After racking my brain for a week trying to think of savoury dishes to take to Halloween, the inspiration came all at once and I had heaps of ideas.  Apparently everyone was taking sweet dishes, and that was all I could originally think of also.

We ended up going for Eyeball tarts, and a few 'interesting' dips.

The tarts were simply shortcrust tart cases, filled with a tomato, bacon and mushroom filling, and topped with my version of a culinary eyeball!

I simply cooked off a few tins of tomatoes with some garlic, red wine, chilli flakes, basil and oregano.  I then added thin slivers of bacon, and some finely sliced mushrooms.  This became the filling for the tarts.  We then topped them with thin slices of baby bocconcini for the white of the eye, and added stuffed green olives for the iris.  Some of them had just the right curve for an eyeball, probably the slices of bocconcini that came from the ends.  I was pretty pleased with the results!

The 'Carrot Fairy' dip was simply a mango kasundi I made at trade school, mixed with some grated carrot, and thick greek yoghurt.

The 'Exorcist' dip was a green pea and wasabi puree (recipe below), and the corn chips we made by pressing our tortillas, cutting them into triangles, brushing with oil and salt, and then baking.

'Exorcist' Dip

1/2 onion, very finely diced
1/2 cup cream
1-2 cups of thawed or fresh peas
approx 1 tsp wasabi

Saute the onion gently in some olive oil - do not allow it to brown at all.  Once it is soft and translucent, add the cream and bring to the boil.  Once boiling, reduce the heat to medium and add the peas.  Season with salt, pepper, and wasabi (be careful!) and allow to cool.  Once it has cooled, process with a stick blender, or food processor.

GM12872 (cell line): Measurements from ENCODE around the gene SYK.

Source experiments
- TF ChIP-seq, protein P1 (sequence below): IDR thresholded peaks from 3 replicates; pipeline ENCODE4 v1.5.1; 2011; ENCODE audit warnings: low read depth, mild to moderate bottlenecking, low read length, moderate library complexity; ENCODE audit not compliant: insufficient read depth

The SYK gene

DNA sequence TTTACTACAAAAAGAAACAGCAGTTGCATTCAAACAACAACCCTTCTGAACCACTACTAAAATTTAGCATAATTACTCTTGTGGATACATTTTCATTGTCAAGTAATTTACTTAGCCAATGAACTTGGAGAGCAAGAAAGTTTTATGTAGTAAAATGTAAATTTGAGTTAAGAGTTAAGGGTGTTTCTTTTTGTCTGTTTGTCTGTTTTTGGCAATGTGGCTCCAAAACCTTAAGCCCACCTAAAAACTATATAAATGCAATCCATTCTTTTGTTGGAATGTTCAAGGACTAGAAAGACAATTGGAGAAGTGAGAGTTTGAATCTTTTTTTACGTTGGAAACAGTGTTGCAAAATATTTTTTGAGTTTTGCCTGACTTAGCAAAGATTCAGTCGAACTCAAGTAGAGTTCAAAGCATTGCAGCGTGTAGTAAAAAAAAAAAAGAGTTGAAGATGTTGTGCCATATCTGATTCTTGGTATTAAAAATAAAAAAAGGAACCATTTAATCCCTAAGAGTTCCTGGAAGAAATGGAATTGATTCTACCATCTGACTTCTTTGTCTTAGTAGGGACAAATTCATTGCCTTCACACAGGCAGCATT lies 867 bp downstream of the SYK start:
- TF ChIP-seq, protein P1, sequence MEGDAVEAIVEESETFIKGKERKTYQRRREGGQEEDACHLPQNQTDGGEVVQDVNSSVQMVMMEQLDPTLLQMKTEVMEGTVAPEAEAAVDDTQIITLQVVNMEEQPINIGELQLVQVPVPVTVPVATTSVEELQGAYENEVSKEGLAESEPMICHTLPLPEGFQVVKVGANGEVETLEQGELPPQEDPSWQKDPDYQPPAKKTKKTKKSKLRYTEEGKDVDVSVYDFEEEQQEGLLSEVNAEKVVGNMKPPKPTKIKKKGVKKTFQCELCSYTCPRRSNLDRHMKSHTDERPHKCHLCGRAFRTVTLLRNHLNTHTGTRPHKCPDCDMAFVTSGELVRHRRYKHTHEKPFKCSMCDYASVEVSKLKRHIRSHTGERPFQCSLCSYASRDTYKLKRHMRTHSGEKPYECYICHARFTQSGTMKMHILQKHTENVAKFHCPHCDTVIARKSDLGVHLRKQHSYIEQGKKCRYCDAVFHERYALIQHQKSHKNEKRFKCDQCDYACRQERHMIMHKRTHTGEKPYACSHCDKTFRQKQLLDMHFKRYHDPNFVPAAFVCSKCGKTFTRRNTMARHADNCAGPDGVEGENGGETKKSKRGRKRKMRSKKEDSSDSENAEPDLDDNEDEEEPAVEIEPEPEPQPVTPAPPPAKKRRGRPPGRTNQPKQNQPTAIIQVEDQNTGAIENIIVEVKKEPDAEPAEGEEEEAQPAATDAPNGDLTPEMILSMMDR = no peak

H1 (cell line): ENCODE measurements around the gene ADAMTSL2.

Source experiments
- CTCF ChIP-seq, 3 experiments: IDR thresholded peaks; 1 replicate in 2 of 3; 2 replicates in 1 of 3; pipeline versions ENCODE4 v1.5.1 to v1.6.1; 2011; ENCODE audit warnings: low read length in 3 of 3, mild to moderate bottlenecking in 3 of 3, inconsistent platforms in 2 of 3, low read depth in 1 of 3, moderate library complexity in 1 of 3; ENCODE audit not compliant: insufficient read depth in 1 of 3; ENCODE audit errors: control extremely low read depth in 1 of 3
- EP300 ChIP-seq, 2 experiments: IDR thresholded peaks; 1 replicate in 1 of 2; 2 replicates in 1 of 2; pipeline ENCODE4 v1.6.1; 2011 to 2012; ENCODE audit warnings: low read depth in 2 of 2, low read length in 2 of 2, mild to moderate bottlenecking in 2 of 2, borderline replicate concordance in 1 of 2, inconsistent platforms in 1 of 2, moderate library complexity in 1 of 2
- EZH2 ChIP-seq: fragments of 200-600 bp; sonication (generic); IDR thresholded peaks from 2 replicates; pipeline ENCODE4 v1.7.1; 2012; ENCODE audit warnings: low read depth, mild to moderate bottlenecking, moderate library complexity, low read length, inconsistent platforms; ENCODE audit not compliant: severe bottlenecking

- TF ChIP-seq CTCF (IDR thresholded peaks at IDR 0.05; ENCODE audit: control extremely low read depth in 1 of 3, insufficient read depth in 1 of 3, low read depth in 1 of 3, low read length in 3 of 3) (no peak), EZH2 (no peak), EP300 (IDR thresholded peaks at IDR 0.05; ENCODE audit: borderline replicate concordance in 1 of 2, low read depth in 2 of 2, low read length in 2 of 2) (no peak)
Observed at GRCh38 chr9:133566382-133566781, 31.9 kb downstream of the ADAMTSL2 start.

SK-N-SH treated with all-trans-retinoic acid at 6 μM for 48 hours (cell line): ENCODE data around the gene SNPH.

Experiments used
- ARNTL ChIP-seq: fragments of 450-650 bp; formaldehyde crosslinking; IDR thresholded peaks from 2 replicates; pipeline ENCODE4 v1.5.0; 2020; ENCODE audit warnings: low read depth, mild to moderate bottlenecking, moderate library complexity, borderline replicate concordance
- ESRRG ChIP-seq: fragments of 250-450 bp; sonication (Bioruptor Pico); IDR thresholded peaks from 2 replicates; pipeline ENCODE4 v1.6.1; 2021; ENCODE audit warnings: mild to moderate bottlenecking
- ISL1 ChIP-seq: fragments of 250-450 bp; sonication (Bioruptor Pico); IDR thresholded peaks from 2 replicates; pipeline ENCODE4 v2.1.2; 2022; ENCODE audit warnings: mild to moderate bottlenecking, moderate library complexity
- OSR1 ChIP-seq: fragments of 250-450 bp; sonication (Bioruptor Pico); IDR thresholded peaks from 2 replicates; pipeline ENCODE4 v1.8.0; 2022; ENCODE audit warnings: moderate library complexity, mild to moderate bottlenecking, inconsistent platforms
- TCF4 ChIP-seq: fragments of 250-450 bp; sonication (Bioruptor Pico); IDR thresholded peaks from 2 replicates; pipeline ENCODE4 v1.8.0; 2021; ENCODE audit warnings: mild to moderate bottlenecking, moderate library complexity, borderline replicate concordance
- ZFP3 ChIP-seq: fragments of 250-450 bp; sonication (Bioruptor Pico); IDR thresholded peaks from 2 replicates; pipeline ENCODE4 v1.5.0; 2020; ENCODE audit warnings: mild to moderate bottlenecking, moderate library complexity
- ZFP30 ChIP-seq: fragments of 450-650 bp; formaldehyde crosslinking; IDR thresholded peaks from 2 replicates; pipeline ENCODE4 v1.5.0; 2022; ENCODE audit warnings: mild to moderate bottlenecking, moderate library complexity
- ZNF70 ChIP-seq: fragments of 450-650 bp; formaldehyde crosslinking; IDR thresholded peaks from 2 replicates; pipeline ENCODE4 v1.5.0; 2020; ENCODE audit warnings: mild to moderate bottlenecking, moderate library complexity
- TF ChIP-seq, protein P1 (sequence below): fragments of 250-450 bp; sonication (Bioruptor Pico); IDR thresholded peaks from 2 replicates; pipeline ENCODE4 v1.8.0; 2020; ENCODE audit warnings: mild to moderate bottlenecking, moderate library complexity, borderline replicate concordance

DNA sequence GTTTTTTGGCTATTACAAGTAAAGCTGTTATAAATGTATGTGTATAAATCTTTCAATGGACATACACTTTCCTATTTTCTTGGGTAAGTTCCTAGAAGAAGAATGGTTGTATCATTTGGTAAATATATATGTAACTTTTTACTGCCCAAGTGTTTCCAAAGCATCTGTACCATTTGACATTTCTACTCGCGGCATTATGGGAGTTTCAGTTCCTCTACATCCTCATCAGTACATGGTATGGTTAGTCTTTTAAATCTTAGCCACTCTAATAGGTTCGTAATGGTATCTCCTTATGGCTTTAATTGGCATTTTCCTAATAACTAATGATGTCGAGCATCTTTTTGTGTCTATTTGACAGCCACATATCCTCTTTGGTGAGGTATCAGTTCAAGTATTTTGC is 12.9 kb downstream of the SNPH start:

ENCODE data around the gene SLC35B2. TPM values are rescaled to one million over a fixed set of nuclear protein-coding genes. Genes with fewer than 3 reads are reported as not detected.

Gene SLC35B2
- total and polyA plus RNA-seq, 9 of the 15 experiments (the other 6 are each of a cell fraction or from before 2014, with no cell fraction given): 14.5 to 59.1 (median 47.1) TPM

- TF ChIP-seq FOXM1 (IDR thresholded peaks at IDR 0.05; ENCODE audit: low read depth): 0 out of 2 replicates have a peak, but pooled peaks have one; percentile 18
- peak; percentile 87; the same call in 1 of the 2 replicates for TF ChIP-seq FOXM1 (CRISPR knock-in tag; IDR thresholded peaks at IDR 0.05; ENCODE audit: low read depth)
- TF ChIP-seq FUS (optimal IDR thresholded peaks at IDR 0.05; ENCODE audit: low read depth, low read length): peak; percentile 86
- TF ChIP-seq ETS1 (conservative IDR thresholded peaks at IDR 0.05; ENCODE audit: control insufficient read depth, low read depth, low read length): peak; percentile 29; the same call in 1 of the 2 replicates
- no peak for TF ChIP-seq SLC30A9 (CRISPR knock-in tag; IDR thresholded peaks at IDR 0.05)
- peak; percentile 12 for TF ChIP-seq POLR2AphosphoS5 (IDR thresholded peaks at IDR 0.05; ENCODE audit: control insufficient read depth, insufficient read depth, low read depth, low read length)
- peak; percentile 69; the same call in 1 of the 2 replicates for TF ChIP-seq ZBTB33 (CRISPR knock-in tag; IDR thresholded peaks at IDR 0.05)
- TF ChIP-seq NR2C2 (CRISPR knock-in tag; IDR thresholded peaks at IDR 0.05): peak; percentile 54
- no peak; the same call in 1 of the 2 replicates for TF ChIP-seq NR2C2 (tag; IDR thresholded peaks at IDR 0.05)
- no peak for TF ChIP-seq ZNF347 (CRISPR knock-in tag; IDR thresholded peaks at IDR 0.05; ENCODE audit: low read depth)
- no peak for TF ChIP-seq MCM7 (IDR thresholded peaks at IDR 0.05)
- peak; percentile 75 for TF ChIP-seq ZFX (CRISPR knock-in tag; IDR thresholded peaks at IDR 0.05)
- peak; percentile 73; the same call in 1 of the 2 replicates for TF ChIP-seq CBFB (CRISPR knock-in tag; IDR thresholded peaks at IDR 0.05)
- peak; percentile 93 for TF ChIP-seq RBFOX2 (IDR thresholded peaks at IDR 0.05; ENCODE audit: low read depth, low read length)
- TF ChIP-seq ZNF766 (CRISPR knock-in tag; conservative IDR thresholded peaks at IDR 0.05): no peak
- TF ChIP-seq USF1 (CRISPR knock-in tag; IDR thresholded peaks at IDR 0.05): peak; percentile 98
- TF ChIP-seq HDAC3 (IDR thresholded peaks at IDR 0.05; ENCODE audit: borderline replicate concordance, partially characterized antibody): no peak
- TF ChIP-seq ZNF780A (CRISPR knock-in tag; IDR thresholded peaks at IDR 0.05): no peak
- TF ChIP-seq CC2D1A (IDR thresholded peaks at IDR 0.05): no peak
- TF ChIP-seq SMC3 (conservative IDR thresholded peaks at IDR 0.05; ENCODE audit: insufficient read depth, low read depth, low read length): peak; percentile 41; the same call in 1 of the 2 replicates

Note:  I have made this a few times, and sometimes the final consistency varies.  You may have to add more cream to make it runnier, or more peas to make it thicker.  Add the wasabi bit by bit to ensure you don't add too much.

Steak, Bearnaise sauce, and roast beetroot salad

Inspired by our recent heart attack inducing visit to France-soir on Toorak Road, I just had to try and make bearnaise sauce at home.  I had gained a little confidence in my ability to make this, largely due to learning a foolproof method for Hollandaise sauce at work.  Prior to learning that, I had experienced quite a few hollandaise failures at home, and had all but given up.

Thankfully it all came together (and stayed together) this time, and after finishing our meal it was good enough to keep eating with a spoon!

The roast beetroot salad that accompanied the steak was fantastic - that combination is definitely a keeper.  I won't write out a full recipe, but it contained the following:

Beetroots roasted in their skins, and then peeled and quartered
Toasted walnuts
Spinach leaves
Soft boiled eggs

I built the salad, and then dressed it with mustard aioli (aioli mixed with dijon, and seeded mustard), and topped it with some soft boiled eggs.  Next time I might even omit the aioli, as the gooey egg yolks were enough dressing for the salad.

Wednesday, November 3, 2010

Project Bacon - Phase 2

Well I received my pink curing salts in the mail, and went about the business of creating a spice/salt rub for the pork belly.

Pictured above is the mix of regular salt, pepper, curing salts, minced garlic, crushed bay leaves, nutmeg, thyme, and sugar.  I rubbed it all over the pork, placed in a container, and popped it into the fridge for a week.

Next wednesday can't come soon enough!